Nadav Tamir, Senior Advisor for Governmental and International Affairs
As One Leader Passes Another is Elected - How Will These Events Effect Worldwide Peace?
The joy of President-elect Biden’s victory and the sadness after the death of Dr. Saeb Erekat are not only a question of emotions. There are lessons to be learned. Biden's victory symbolizes the necessity of hope in advancing a political and diplomatic agenda, while Erekat's death reminds us of the urgency in doing so, which is no less important.
I had the honor of getting to know both Biden and Erekat, due to their close ties with President Peres with whom I worked for many years as a political adviser. Biden and Erekat each reflect in their own way one of Peres’ most significant personal and political traits - The belief that a person can shape his or her own tomorrow. The belief that the positive element in the human psyche can be the dominant element. The belief that there is no fundamental difference between people who share a concrete commitment to dialogue, to being a partner for peace.
Biden will replace a president who represents the exact opposite of this outlook (which is portrayed as naïve). President Trump is cynical, mocks the truth and is devoid of analytical ability and judgment. He is a friend and admirer of dictators. For Trump, the international arena is a field of competition, not a space for shared interests. Biden will work to restore the status of international institutions, of values and of human brotherhood.
For decades, Erekat worked against the prevailing Palestinian sentiment, which believed that there is no Israeli partner now or in the future. He suffered severe criticism and was accused of collaborating with the Israelis. But his belief in a future of compromise and peace with Israel grew out of an optimistic perception that the future could be better and that human beings can make this reality.
Biden's election should teach us not to despair even if populist nationalists appear to have a tight grip on power and have a sizeable supportive public. Many Israelis have indeed lost hope that a peace settlement with the Palestinians can be achieved. Many have lost hope because they were convinced that there is no partner on the Palestinian side or that there is little public appetite on the Israeli side. Biden's victory proves that anything is possible and that what we need is determination and leadership.
Erekat's death shows that we do not have the luxury of waiting until the time is ripe on our side or the Palestinian side. If we wait for a political change here or there, or for the Biden administration to take office, to secure Congressional approval of nominations in key positions and only after to formulate a strategy, we may no longer have Palestinian leaders like Erekat and Abu Mazen (Mahmud Abbas) in place - Leaders who believe in peace, in a two-state solution and who do not think it is possible to achieve a Palestinian state through violence.
If we wait too long, we may find that instead of negotiating partners we will be left with fanatical extremist supporters of terrorism, and/ or those who despair of a two-state solution and believe that over time a binational state can translate a demographic majority into internationally-supported sovereignty.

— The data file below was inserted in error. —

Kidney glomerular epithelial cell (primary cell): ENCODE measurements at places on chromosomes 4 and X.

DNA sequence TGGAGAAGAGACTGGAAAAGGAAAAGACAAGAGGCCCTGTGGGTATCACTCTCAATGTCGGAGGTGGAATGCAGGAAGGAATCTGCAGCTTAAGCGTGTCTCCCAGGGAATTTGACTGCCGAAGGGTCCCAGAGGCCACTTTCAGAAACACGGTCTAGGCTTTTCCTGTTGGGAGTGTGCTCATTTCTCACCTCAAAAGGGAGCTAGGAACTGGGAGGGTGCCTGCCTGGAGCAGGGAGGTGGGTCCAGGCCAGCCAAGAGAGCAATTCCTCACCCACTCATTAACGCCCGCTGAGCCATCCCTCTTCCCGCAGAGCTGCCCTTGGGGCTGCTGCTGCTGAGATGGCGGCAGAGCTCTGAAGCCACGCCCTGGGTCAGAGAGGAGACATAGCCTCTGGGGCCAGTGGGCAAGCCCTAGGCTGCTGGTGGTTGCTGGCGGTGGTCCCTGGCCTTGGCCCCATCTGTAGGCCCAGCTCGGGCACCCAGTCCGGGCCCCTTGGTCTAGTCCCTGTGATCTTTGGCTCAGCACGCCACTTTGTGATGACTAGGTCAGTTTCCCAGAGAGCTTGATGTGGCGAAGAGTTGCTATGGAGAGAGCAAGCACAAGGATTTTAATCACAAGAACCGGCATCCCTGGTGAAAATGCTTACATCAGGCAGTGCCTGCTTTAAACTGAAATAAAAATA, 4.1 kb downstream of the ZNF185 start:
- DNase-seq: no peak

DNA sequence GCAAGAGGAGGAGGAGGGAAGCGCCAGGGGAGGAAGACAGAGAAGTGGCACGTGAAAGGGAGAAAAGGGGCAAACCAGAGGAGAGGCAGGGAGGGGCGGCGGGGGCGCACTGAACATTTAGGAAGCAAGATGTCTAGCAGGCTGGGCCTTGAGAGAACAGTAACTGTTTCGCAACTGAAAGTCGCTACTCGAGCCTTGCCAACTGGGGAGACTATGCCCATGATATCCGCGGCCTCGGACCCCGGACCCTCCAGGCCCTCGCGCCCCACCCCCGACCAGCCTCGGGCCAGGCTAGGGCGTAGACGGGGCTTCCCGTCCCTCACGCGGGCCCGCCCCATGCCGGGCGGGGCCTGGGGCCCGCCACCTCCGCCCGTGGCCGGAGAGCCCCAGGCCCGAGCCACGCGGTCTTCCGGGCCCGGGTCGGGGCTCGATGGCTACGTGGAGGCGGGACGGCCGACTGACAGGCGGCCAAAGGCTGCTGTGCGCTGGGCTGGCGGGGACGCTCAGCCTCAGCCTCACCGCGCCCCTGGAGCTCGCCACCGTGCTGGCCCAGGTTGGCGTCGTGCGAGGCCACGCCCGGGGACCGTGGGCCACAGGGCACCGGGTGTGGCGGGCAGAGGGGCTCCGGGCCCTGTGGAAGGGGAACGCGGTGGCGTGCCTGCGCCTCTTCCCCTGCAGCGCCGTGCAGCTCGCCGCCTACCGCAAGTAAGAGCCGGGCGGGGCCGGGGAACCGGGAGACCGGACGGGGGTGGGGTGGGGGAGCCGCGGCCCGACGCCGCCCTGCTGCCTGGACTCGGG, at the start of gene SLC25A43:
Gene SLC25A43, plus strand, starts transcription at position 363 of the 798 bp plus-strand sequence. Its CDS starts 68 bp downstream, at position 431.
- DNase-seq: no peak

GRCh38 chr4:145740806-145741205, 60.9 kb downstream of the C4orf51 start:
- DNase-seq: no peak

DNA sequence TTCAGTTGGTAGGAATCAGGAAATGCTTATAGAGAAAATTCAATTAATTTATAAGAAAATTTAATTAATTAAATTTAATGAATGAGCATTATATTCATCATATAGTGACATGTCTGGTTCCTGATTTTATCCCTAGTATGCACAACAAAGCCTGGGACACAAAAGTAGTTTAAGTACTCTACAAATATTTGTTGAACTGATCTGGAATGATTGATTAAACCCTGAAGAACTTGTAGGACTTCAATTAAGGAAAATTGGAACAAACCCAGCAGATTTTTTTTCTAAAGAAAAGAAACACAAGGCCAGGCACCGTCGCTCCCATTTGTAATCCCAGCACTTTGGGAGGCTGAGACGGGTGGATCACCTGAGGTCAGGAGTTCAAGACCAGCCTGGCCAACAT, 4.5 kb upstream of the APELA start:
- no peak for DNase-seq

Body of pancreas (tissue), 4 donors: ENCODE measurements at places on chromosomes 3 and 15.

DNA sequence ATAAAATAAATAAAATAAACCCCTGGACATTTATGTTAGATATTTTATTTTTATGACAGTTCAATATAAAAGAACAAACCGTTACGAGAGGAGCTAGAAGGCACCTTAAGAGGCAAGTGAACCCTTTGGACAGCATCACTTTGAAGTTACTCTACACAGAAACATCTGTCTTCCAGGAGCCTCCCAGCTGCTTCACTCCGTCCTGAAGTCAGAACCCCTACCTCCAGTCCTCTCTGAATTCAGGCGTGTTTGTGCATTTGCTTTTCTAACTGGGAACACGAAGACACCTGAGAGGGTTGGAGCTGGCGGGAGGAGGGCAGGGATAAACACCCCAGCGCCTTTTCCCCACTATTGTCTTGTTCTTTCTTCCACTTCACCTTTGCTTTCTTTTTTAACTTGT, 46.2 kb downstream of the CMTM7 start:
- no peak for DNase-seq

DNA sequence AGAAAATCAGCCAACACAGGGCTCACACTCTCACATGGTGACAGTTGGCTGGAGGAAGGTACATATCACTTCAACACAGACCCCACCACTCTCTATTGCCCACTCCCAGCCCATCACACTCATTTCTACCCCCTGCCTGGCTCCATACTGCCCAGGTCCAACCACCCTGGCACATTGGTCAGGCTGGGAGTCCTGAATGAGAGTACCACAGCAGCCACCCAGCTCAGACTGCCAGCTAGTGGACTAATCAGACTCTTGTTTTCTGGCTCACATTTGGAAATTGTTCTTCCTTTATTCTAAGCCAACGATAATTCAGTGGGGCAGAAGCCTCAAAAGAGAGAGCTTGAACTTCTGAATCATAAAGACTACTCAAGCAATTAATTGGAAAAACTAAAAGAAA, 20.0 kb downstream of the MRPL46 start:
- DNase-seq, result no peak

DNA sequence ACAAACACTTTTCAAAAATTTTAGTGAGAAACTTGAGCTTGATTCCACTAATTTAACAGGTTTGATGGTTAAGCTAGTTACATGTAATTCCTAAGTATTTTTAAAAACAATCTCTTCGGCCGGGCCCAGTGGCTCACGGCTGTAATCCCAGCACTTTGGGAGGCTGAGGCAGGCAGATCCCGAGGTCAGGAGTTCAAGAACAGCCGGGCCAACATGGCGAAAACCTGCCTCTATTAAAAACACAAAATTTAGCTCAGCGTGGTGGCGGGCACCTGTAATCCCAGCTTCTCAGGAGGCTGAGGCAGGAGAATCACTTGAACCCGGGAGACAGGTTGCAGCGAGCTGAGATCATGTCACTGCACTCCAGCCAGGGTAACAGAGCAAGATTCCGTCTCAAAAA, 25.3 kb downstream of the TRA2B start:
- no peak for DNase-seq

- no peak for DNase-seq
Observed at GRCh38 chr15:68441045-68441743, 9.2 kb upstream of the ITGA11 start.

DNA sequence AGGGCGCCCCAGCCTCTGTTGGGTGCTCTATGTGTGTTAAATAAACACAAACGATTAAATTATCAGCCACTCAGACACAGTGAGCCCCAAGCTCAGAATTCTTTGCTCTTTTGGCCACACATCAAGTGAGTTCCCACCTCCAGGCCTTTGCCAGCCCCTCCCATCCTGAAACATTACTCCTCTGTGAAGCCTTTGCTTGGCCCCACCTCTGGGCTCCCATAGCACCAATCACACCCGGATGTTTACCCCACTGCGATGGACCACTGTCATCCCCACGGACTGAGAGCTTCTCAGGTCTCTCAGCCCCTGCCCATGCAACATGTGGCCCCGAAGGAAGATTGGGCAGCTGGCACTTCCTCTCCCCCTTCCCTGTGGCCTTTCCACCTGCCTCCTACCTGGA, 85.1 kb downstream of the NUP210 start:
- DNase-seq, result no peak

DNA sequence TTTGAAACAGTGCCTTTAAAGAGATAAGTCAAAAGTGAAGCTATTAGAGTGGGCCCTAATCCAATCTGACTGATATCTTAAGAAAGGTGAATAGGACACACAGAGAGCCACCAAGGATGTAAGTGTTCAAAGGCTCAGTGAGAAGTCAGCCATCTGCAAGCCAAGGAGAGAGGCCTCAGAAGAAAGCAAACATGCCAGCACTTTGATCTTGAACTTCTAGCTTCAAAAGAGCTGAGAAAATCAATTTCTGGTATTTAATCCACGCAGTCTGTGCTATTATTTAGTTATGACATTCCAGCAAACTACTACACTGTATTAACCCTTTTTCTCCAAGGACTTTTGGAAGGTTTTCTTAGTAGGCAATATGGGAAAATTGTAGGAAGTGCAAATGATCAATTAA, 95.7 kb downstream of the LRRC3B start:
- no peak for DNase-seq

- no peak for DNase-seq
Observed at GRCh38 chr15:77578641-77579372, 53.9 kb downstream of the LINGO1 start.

Contrary to popular belief, we have plenty of cards in our favor to promote a two-state solution with the support of the US government. We have a supportive region, which despite the attempt to spin the Abraham Accords as if the Palestinian cause is no longer relevant, still sees the two-state solution as the preferred and only solution. The Arab Peace Initiative remains on the table, even if normalization with some countries began before reaching an agreement. There is a high probability that these countries and especially Saudi Arabia, will demand from Washington that the vision of the Arab Peace Initiative is implemented, as a part of the welcome normalization.
If Shimon Peres were alive today, he would be talking to his friend President-elect Biden and reminding him how no one believed that his vision of a new Middle East could come true and here it is, coming true gradually before our eyes. But if we do not advance towards an agreement with the Palestinians, this new Middle East will explode in our face. The death of the ultimate diplomat Erekat must remind us that hope is not enough, there must also be a sense of urgency.
In his book "Shimon Peres: An Insider’s Account of the Man and the Struggle for a New Middle East”, Peres' close adviser Avi Gil, wrote a sentence he heard from Peres:
“I don’t consider myself an expert in Arabs,” he used to say, “but I understand
people, and the Arabs are people like everyone else.”
A humanist like Biden, unlike his bigoted predecessor, understands this and so we have a great opportunity ahead of us. But there is not much time and as Peres once said: “History is like a galloping horse, if you don’t jump upon it, you will be left behind”.
Nadav Tamir is The Peres Center's senior advisor for governmental and international affairs and former personal adviser of Shimon Peres for diplomatic affairs.